West, the latest album from Lucinda Williams, was released in February.
Lost Highway Records/Marina Chavez
The album Car Wheels On A Gravel Road is the work that introduced Lucinda Williams to most of her fans. It won a Grammy. Rolling Stone and Spin called it one of the top discs of the 1990s. It has sold twice as much as anything else she’s done.
It was a career highlight and a straitjacket.
“Ever since Car Wheels I’ve been struggling with where do I go now? What do I do?” says Williams. “I was defined by Car Wheels and everything I’ve done since gets compared to Car Wheels. “
West, released in February and her third collection of new music since that 1998 landmark, may be the disc to set her free. Produced by Hal Willner, it’s a sonic departure with tight writing and experimental song structure. Williams’ weathered voice and depressing subject matter sound familiar, but it’s far away from the gravel road.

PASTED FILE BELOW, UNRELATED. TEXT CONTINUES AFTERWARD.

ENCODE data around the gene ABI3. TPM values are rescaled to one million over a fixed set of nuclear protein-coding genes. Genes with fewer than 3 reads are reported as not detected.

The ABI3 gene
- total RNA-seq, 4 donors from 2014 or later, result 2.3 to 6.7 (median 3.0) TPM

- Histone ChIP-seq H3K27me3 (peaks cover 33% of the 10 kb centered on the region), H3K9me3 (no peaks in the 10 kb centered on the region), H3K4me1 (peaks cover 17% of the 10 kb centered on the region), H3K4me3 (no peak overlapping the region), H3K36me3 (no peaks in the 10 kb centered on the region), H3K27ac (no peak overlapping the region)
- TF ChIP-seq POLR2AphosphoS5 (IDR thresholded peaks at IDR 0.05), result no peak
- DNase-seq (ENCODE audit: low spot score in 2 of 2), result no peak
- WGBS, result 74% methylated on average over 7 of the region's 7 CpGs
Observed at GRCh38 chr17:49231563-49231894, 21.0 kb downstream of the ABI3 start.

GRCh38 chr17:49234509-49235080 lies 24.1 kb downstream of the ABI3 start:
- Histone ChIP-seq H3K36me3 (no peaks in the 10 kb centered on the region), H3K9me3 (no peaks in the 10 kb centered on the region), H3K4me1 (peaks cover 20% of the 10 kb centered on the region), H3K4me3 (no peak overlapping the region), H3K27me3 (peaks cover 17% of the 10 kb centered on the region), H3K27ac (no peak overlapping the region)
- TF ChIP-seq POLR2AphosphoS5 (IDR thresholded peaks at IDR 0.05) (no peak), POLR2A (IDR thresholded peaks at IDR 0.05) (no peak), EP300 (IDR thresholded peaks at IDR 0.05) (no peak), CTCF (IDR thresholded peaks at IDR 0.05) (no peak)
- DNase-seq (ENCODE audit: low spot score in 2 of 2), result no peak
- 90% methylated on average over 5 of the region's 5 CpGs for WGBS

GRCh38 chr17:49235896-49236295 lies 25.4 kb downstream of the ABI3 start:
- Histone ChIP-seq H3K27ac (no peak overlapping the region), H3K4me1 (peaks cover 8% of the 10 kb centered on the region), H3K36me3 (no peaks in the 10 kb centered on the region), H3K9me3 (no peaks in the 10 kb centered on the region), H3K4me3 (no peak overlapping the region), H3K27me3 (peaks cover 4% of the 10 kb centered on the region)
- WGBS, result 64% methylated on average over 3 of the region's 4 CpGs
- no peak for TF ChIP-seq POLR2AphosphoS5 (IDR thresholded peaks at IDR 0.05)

West is a smouldering disc that moves at a slow pace, with only two full-out blues rockers. Willner’s background is more avant garde than alt-country, with Lou Reed, Bill Frisell and tribute albums to Charles Mingus and Thelonius Monk on his production resume.
Willner surrounds her songs with new flavours. Strings and an organ often swirl beneath Williams’ voice and guitar, all anchored by Jim Keltner’s apocalyptic drumming.
The songs’ inventiveness and sturdy character on the new album unfold during repeated listenings. Several steer clear of traditional structures.
Wrap my Head Around That, essentially a nine-minute rap, is one new song some fans might find jarring.
“I’ve always had an eclectic approach to things, but it took a while to getting around to making it happen,” she said. “I’m just more serious now. I’m more confident as a writer. I’m not afraid to leap over into different styles.”